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Cassville Aldermen take on Cassville Board of Adjustment to challenge carport variance


It might seem odd to you that the Cassville board of aldermen would appeal a decision of the Cassville board of adjustment, since the board of aldermen appoints the members of the board of adjustment, and both boards are a part of the same city government. It seems odd to me that the point was not raised by the respondent on appeal.

Under Missouri statutes, boards of adjustments have some independence, and the appeal of the board of adjustment’s decision to grant a variance is the novel method that the Cassville board of aldermen chose to maintain the uniform application of their zoning regulations.

In Board of Aldermen of Cassville v. Board of Adjustment and Gerald Shaffer, nobody raised the question of whether the Board of Aldermen had the right to attempt to control the board of adjustment by appeal to circuit court. The Southern District of the Missouri Court of Appeals reversed the decision of the board of adjustment, with the effect of requiring Shaffer to remove the portion of his carport that extend over the setback line.

What are these boards?

A board of aldermen, under Missouri’s statutes for fourth-class cities, is the governing body of the city. It is the city’s legislative body, by adopting ordinances, and also the city’s executive branch, by giving orders to the mayor and city administrator. The mayor doesn’t even vote, except to break a tie.

The board of adjustment is authorized by Missouri’s planning and zoning statutes for cities, (Missouri counties have separate planning and zoning statutes) specifically sections 89. 080 through 89.110. Section 89.090 gives boards of adjustments three kinds of power:

  1. to hear and decide appeals of errors made by the planning and zoning staff,
  2. to hear and decide other appeals, as required by city ordinances, and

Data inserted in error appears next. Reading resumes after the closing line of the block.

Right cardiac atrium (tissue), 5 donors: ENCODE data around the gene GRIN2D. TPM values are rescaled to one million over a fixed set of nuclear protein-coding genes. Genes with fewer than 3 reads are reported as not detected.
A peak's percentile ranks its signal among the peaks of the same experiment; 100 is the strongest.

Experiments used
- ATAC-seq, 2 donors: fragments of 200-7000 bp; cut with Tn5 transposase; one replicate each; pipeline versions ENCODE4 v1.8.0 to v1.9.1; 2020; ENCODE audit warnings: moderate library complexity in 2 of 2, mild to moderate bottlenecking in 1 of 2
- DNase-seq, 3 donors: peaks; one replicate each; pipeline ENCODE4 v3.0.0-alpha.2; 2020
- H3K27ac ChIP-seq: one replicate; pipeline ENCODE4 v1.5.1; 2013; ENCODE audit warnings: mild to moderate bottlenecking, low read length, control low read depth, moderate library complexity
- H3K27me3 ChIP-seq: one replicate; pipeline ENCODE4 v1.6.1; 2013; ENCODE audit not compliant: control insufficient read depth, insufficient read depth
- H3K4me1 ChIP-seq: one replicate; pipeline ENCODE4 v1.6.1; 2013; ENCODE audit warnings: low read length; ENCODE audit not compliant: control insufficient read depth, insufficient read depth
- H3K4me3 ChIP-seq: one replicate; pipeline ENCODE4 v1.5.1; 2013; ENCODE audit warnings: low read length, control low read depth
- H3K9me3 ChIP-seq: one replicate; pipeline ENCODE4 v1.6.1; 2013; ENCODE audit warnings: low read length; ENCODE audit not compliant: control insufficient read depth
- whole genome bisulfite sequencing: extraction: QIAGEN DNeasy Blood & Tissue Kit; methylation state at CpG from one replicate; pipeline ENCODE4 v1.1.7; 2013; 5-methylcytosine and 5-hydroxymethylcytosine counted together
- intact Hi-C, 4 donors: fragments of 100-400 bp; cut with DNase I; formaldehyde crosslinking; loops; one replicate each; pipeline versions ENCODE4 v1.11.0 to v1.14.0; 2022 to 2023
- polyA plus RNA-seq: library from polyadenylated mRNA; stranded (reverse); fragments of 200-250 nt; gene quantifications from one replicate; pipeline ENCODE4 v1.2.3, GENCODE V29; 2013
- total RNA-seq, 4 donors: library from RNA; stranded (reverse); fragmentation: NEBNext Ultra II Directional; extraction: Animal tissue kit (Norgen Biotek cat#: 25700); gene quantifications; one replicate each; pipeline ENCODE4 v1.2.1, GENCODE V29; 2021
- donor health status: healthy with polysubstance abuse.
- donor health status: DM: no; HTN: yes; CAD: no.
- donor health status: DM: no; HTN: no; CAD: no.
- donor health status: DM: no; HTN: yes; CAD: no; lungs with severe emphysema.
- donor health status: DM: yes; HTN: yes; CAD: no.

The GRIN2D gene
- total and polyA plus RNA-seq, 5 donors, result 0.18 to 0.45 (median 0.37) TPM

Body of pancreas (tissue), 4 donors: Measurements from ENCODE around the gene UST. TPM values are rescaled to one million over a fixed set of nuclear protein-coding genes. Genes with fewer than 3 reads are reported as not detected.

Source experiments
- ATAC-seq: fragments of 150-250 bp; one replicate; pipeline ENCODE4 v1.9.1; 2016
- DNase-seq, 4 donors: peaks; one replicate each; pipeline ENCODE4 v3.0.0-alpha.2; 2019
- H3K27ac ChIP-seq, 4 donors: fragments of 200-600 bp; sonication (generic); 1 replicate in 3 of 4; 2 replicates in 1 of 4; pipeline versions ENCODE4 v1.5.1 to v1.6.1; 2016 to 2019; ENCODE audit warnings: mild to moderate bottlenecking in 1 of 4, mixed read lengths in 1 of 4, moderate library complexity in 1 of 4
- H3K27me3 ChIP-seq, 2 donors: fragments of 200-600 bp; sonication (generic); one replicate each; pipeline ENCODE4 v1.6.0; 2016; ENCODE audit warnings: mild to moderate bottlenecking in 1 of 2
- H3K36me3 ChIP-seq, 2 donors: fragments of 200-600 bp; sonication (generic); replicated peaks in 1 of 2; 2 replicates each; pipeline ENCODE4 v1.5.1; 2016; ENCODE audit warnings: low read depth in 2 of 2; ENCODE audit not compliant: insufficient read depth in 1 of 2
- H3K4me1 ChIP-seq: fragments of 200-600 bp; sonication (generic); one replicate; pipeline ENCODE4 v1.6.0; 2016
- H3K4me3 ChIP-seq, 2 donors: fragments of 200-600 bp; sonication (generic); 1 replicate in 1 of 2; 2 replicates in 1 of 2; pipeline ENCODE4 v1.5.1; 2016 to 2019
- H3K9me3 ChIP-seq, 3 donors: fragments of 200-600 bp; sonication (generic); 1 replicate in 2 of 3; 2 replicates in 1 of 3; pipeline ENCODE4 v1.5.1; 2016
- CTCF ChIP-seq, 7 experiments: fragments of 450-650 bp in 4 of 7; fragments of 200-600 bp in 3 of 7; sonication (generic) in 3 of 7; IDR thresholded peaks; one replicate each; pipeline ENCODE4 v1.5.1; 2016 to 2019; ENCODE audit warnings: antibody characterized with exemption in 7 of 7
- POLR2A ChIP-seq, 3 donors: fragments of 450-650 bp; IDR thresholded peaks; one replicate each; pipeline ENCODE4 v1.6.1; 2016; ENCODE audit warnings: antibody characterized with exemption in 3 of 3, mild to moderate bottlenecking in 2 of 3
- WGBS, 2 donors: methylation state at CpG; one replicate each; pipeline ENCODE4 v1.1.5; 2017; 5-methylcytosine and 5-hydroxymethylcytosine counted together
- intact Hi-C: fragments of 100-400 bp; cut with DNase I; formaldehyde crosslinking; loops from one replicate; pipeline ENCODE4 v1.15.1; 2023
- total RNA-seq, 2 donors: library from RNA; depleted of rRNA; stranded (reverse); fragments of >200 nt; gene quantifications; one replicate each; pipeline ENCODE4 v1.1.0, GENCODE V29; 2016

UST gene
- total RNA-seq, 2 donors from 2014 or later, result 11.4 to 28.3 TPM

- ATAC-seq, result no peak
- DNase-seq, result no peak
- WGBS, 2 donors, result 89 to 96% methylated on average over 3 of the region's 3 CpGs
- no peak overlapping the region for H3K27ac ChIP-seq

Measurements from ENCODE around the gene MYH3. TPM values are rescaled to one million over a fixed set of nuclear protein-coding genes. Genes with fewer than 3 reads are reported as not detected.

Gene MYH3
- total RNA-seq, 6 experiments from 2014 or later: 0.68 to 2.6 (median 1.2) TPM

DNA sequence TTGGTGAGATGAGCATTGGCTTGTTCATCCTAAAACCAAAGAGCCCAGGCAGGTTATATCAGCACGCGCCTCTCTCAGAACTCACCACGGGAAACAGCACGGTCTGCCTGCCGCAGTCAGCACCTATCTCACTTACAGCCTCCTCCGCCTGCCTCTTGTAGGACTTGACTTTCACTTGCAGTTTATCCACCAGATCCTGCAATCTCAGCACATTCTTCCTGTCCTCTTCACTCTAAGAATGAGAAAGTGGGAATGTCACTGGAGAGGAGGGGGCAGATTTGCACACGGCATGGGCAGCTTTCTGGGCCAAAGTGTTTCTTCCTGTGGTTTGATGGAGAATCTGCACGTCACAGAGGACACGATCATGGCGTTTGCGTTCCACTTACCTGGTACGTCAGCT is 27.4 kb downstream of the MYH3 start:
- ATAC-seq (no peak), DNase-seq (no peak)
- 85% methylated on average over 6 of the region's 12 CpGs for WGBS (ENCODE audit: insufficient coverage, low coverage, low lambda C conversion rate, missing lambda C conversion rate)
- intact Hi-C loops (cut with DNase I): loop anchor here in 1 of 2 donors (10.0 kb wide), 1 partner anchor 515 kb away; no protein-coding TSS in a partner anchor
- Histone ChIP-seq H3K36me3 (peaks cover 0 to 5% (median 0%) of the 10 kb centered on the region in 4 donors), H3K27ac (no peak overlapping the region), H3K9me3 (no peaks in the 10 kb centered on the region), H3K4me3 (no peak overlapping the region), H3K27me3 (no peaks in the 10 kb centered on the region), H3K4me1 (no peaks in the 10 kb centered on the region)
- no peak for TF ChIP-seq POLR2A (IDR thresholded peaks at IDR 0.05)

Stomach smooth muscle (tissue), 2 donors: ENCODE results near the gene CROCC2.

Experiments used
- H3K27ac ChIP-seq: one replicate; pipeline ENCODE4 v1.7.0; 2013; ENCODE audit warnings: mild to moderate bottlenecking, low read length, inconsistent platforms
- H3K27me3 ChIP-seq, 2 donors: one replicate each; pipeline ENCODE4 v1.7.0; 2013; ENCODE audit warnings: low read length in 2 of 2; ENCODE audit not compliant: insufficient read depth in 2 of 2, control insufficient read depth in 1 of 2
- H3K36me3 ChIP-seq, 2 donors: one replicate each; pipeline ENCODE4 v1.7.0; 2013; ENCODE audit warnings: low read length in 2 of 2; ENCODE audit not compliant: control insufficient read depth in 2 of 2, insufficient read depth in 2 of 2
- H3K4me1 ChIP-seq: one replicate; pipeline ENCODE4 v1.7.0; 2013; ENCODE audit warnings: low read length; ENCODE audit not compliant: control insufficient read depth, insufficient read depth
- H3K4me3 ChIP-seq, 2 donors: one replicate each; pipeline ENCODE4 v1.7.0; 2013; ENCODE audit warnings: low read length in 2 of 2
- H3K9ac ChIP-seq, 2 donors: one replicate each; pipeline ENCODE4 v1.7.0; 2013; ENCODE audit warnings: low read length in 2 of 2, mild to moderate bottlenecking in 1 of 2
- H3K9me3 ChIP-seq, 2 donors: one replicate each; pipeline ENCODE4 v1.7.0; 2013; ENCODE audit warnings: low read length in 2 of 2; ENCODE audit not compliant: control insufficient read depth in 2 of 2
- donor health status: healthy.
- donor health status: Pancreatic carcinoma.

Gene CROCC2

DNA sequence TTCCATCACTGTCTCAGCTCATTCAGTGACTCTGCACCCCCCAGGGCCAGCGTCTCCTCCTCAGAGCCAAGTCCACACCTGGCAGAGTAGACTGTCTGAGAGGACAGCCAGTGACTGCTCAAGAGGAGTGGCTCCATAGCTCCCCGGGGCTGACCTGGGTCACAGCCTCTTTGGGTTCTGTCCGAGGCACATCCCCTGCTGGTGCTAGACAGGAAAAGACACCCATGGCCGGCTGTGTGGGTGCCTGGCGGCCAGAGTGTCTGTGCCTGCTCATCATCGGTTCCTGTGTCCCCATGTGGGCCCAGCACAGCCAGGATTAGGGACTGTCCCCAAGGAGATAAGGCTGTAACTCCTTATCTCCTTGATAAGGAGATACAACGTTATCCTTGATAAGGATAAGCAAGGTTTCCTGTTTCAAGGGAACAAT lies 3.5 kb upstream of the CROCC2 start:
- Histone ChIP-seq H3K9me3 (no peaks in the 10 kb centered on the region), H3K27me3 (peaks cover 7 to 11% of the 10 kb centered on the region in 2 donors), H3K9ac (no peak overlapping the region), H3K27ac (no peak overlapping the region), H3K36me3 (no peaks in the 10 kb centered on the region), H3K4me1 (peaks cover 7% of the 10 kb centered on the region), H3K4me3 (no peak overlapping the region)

3. to hear and decide applications for variances from the city’s codes relating to construction and alteration of buildings and the use of land.

The board of adjustment has the power to reverse, affirm or modify decisions of the planning and zoning board and its staff.

Under section 89,110, persons aggrieved by the decision of the board of adjustment may appeal the board’s decision to the circuit court of the county. Rather than hear evidence, the circuit court reviews the record of the proceedings of the board of adjustment, as though the circuit court were an appellate court.

Why did the Cassville board of aldermen take this matter so seriously?

Was the Cassville board of aldermen aggrieved by the decision of the board of adjustment to allow  Mr. Shaffer to have a carport that extended closer to his property line than the five feet allowed by Cassville zoning regulations?

In most challenges to the right of a party to appeal a board of adjustment’s decision, Missouri courts have been reluctant to give that right to just anyone who claims to be aggrieved. In other cases, neighbors who did not protest the decision at the board of adjustment hearing have been denied the right to appeal, as has a St. Louis alderwoman.

Regardless of the issue of whether the Cassville board of aldermen had the right to appeal the decision, the aldermen apparently wanted to hold the board of adjustment to compliance with the standards of the Cassville ordinances pertaining to variances.

Variances for structures and uses

Variances from strict application of zoning codes are allowed when the board of adjustment (or another board having such powers) has determined that the criteria for granting variances have been met. Cassville’s ordinances required that all five criteria contained in the ordinance be met, all highly subjective except that the hardship alleged to exist must not have been created by the owner or applicant and that the condition for which the variance is required must be unique to the property.

The Court of Appeals judges agreed with the Cassville aldermen’s contention that nothing about the Shaffer property was unique and that the alleged hardship–which was that visitors might have to walk to his door in the rain–was trivial.

 

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About Harry Styron

I'm a lawyer who lives in Branson, Missouri, whose professional interests involve real estate, construction and local government.

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